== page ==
I am so glad you accepted my invitation and am even happier that we made that lunch date happen!
I would like to apologize for taking so long to write this letter. Life just has a way of getting away from me. Before we met, I promised to limit my questions to 10. I hope I was able to keep that promise. There were just so many things I wanted to discuss.
When we sat down and I had a chance to tell you that my friends were all jealous of our lunch date, you said that you hoped, “We were not underwhelmed” by your responses. (Clearly you did not see how starstruck I was to be dining with THE Dr. Deeken.)
As always you listened, shared, taught, and inspired me.
One of the questions I asked was “What was your favorite advice for parents?”
Your sweet and smart responses of “Enjoy each and every stage of childhood, (speaking from personal experience),”“Don’t sweat the small stuff”, and “Don’t let kids dictate; You’re the parent. You’re not the friend” were true to the doctrines of appointments heard by thousands of parents and still need to be shared daily.
The fact that you have 10 children of your own is still one that awes me. The fact that you carried a panel of about 2000 patients floored me. When asked how you managed, you gave tremendous credit to your husband and said something that too many of us feel in the healthcare and educational professions, “I short-changed my family. You can’t get time back.” In learning that you often took your charts home to finish each night, after making your hospital rounds and full days of check-ups and medical emergencies, it’s no wonder you felt spread too thin. I think it’s fair to say that you did a marvelous job of tackling some tough stuff. Continue reading “Lunch was Lovely – Thank You Letter to Dr. Deeken”→
I really liked the cartoon “Inspector Gadget” when I was a kid. Today I would LOVE some of his Go-Go-Gadget arms and legs.
In each episode of Inspector Gadget, Inspector received an urgent message about an evil plot that needed foiling. After reading each urgent message, the slip of paper would destruct and usually backfire on the Chief. I feel like the Chief a lot. I am always trying to deliver an important message but it often explodes in my face after delivery. Sometimes the message isn’t all that important and it still goes “BOOM” in my lap.
Do you ever feel like your message is exploding (not in a good way) after you deliver it?
Let me give you an example: It’s a beautiful Saturday afternoon. Lunch dishes are done. No pressing appointments are on the calendar. I grab a few granola bars and water bottles and call for the kids to shut off the TV and come outside with me.
Recently my friend Cami shared her desire to do a Lenten purge of unnecessary things. Her goal was to filter through her life and remove one bag of unnecessary stuff a day. I thought this was an AWESOME idea, so I borrowed it for myself…
…Only I have failed.
The first day or two of Lent I did alright cleaning out a drawer and a closet, but I have come to the sound conclusion that filtering out unnecessaries takes a really, really, really long time.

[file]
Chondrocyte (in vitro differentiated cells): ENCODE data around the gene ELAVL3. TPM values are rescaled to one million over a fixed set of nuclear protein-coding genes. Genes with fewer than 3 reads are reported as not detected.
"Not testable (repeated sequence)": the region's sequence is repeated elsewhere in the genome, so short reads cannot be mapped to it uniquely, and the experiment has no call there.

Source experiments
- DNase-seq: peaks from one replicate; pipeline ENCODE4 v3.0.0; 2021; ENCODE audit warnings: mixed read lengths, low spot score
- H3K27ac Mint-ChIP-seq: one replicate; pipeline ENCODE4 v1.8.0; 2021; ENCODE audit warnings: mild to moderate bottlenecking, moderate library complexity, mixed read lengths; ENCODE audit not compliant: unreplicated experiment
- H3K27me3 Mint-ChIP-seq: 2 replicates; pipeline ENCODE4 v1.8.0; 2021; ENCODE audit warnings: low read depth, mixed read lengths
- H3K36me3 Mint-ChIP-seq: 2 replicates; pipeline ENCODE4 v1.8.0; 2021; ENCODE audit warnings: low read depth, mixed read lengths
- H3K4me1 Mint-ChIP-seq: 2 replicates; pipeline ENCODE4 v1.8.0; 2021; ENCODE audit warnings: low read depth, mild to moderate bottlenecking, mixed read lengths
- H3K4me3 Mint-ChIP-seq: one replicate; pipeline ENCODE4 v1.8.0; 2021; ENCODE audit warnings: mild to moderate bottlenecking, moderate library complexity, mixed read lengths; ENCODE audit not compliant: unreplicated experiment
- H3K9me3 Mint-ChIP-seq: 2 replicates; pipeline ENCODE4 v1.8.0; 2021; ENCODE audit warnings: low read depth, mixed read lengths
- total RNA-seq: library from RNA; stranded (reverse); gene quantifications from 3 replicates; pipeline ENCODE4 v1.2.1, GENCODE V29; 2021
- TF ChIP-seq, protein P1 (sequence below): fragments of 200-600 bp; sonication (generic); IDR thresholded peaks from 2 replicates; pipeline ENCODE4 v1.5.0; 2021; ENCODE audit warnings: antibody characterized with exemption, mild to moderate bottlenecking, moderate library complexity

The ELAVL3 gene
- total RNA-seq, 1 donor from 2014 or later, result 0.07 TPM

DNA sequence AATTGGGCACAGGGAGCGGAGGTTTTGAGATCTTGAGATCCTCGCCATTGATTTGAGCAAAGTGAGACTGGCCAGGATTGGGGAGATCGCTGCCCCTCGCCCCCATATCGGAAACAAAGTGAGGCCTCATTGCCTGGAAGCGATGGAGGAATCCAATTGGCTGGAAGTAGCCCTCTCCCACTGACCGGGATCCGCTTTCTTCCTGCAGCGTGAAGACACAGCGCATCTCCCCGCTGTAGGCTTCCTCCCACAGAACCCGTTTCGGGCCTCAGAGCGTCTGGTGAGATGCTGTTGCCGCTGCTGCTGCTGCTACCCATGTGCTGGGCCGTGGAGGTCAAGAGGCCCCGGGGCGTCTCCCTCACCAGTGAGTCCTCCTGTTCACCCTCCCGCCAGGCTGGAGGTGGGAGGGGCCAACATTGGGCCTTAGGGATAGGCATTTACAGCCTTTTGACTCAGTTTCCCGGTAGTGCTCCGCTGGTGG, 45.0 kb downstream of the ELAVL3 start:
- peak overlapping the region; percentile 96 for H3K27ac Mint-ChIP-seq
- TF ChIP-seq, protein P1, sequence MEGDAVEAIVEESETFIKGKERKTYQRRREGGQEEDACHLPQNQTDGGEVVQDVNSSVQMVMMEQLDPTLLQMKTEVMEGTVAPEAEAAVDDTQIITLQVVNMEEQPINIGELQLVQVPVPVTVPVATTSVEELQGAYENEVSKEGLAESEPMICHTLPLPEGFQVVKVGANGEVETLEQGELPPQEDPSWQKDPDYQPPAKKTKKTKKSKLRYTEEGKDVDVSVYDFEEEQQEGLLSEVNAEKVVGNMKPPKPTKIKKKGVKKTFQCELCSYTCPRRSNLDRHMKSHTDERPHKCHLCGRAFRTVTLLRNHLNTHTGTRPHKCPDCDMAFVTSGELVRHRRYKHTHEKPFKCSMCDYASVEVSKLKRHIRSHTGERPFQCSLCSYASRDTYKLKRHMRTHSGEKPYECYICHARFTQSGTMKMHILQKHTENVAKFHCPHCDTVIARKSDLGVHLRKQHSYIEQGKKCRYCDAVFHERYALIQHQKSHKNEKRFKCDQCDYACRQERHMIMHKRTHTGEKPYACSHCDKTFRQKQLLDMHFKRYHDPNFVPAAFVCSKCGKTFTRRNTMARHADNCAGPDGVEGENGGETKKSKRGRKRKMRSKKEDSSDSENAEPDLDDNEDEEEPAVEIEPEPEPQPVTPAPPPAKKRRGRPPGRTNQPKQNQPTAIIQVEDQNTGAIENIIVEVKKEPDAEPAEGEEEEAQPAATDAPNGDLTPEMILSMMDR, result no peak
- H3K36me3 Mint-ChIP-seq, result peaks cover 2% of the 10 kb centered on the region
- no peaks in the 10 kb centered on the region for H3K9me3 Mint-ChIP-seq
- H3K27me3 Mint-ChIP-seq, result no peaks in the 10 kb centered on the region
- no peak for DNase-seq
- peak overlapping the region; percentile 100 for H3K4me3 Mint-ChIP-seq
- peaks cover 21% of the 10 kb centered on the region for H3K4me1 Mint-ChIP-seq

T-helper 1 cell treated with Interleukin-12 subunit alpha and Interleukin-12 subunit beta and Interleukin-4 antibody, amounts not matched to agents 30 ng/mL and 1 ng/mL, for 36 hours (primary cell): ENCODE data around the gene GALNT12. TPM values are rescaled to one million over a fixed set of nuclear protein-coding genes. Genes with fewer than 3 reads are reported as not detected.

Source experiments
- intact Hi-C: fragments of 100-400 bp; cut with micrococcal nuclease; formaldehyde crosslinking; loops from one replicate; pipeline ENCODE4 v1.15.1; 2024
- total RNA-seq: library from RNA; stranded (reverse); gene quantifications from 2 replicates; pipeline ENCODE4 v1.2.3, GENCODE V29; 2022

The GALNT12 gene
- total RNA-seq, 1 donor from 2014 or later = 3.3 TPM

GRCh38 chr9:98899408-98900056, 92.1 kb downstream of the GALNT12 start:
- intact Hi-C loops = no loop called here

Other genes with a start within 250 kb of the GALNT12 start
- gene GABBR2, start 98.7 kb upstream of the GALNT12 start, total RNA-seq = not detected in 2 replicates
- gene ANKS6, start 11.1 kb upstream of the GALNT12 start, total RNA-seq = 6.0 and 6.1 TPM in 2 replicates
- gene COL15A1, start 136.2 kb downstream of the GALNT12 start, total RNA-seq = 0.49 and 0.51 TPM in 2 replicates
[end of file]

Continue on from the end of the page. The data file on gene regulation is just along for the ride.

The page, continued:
Recently, hubby and I had a heated “discussion” about my belief that I had to physically drive to the bank to pay the truck payment. My belief goes back almost 20 years.
In 1998 my mother co-signed a loan to purchase a new car for me. When we left the bank, the loan agent told me, “Each month just bring in your payment and the loan book. We will tear out a receipt for each payment.” After that I just always took my payment book to the bank.
As our “discussion” wound down, my husband said, “If you don’t know something, just ask.”
Clearly I cannot take credit for this image, but I can thank the nice people at Pinterest for providing such terrific inspiration for today’s post. Thank you, Pinterest.
Life is chaotic. Holidays are crazy. My brain is foggy.
So many people I have spoken to lately seem to be suffering from foggy brains also. I don’t know if it is the cloud of too much to do, or too many things to remember, or just sinus pressure that is affecting us but there are some serious cases of foggy brain going around.
The treatment for foggy brain is different for all of us. We all have our pressure fronts that move in an out. We all have precipitation and draught issues, but there are a few simple things that can be done to relieve foggy brain symptoms.
Rest: take time to clear you schedule and mind.
Hydrate: drink lots of water and healthy stuff. Wine may dull the fog but only adds to the befuddlement later.
Be Kind: show yourself kindness and demonstrate compassion for other foggy brain sufferers. You never know what might be clouding their thoughts. 🙂
Prioritize: organize your to-do’s. A game plan will always give you a clearer perspective.
Energy with clarity is much more powerful than the fog on your brain. Give your mind some positive purpose, dispel the clouds of confusion, and you are sure to see a sunnier view.
By: Melanie A. Peters
P.S. I am not a trained meteorologists. I do not fully understand the science of predicting foggy weather; I just understand what it is like to have a foggy brain.